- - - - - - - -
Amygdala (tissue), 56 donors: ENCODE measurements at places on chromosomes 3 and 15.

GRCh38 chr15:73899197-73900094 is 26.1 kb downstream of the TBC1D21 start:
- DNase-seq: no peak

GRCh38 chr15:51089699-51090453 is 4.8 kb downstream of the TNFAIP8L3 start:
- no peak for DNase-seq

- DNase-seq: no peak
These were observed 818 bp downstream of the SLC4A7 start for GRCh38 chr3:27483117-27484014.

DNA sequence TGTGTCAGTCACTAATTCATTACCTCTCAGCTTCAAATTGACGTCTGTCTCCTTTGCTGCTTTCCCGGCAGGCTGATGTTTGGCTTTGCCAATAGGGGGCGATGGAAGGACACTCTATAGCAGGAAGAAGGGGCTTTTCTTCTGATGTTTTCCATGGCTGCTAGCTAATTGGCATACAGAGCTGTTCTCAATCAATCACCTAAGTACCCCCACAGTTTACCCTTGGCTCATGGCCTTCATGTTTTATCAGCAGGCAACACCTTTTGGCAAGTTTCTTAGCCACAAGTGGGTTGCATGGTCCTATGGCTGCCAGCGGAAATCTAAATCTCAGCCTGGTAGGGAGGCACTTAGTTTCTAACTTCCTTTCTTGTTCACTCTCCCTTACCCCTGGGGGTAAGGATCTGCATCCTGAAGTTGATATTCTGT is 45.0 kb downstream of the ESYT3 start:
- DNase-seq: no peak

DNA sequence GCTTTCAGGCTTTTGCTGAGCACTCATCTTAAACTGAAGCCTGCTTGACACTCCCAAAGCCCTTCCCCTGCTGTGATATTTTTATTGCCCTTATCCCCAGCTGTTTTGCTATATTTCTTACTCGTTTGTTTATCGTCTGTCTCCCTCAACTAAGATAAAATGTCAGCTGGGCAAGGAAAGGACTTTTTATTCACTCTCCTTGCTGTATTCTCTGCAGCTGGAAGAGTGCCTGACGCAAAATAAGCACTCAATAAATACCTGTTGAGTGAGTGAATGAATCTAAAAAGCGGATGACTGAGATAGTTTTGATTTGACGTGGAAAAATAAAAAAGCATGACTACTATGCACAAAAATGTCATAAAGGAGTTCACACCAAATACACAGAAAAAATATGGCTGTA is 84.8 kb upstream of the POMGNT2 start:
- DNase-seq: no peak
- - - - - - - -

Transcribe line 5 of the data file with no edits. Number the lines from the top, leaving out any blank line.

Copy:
- no peak for DNase-seq